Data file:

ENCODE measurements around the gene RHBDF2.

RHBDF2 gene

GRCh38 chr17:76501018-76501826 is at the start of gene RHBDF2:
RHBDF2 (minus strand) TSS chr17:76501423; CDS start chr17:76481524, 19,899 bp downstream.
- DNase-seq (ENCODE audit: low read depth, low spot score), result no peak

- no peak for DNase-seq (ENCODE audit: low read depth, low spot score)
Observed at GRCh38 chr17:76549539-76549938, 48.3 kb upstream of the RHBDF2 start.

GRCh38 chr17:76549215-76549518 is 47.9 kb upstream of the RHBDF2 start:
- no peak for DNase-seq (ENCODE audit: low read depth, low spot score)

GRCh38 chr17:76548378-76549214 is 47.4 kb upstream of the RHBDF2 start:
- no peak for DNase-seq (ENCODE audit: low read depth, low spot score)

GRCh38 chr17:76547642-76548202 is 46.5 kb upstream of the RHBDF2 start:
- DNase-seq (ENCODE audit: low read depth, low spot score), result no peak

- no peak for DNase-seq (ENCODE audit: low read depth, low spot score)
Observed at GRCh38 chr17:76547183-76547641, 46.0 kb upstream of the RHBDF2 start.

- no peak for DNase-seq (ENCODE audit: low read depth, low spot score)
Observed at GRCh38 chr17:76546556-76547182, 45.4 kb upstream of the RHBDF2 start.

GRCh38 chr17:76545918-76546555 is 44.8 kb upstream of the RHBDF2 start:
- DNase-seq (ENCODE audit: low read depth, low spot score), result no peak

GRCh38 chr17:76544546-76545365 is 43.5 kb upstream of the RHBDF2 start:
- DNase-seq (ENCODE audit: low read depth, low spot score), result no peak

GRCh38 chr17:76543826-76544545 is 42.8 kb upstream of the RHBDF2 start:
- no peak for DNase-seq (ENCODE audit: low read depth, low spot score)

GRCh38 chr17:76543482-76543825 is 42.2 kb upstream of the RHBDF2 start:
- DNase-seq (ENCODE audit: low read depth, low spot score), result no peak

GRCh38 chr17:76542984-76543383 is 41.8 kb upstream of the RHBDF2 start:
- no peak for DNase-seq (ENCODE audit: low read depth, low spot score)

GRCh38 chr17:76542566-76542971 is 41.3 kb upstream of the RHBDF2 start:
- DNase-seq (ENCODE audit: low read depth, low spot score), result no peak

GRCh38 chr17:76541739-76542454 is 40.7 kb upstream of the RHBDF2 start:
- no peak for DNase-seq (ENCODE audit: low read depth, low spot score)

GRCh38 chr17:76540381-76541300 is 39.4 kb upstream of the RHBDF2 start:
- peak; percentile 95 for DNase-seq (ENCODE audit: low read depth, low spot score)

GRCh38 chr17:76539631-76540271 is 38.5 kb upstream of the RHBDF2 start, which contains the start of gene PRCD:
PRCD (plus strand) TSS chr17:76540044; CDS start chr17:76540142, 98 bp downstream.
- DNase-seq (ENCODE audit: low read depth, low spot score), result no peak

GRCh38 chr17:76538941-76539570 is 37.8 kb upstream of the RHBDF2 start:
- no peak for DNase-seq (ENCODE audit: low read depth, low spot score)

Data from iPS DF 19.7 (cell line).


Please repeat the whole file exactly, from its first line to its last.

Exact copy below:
ENCODE measurements around the gene RHBDF2.

RHBDF2 gene

GRCh38 chr17:76501018-76501826 is at the start of gene RHBDF2:
RHBDF2 (minus strand) TSS chr17:76501423; CDS start chr17:76481524, 19,899 bp downstream.
- DNase-seq (ENCODE audit: low read depth, low spot score), result no peak

- no peak for DNase-seq (ENCODE audit: low read depth, low spot score)
Observed at GRCh38 chr17:76549539-76549938, 48.3 kb upstream of the RHBDF2 start.

GRCh38 chr17:76549215-76549518 is 47.9 kb upstream of the RHBDF2 start:
- no peak for DNase-seq (ENCODE audit: low read depth, low spot score)

GRCh38 chr17:76548378-76549214 is 47.4 kb upstream of the RHBDF2 start:
- no peak for DNase-seq (ENCODE audit: low read depth, low spot score)

GRCh38 chr17:76547642-76548202 is 46.5 kb upstream of the RHBDF2 start:
- DNase-seq (ENCODE audit: low read depth, low spot score), result no peak

- no peak for DNase-seq (ENCODE audit: low read depth, low spot score)
Observed at GRCh38 chr17:76547183-76547641, 46.0 kb upstream of the RHBDF2 start.

- no peak for DNase-seq (ENCODE audit: low read depth, low spot score)
Observed at GRCh38 chr17:76546556-76547182, 45.4 kb upstream of the RHBDF2 start.

GRCh38 chr17:76545918-76546555 is 44.8 kb upstream of the RHBDF2 start:
- DNase-seq (ENCODE audit: low read depth, low spot score), result no peak

GRCh38 chr17:76544546-76545365 is 43.5 kb upstream of the RHBDF2 start:
- DNase-seq (ENCODE audit: low read depth, low spot score), result no peak

GRCh38 chr17:76543826-76544545 is 42.8 kb upstream of the RHBDF2 start:
- no peak for DNase-seq (ENCODE audit: low read depth, low spot score)

GRCh38 chr17:76543482-76543825 is 42.2 kb upstream of the RHBDF2 start:
- DNase-seq (ENCODE audit: low read depth, low spot score), result no peak

GRCh38 chr17:76542984-76543383 is 41.8 kb upstream of the RHBDF2 start:
- no peak for DNase-seq (ENCODE audit: low read depth, low spot score)

GRCh38 chr17:76542566-76542971 is 41.3 kb upstream of the RHBDF2 start:
- DNase-seq (ENCODE audit: low read depth, low spot score), result no peak

GRCh38 chr17:76541739-76542454 is 40.7 kb upstream of the RHBDF2 start:
- no peak for DNase-seq (ENCODE audit: low read depth, low spot score)

GRCh38 chr17:76540381-76541300 is 39.4 kb upstream of the RHBDF2 start:
- peak; percentile 95 for DNase-seq (ENCODE audit: low read depth, low spot score)

GRCh38 chr17:76539631-76540271 is 38.5 kb upstream of the RHBDF2 start, which contains the start of gene PRCD:
PRCD (plus strand) TSS chr17:76540044; CDS start chr17:76540142, 98 bp downstream.
- DNase-seq (ENCODE audit: low read depth, low spot score), result no peak

GRCh38 chr17:76538941-76539570 is 37.8 kb upstream of the RHBDF2 start:
- no peak for DNase-seq (ENCODE audit: low read depth, low spot score)

Data from iPS DF 19.7 (cell line).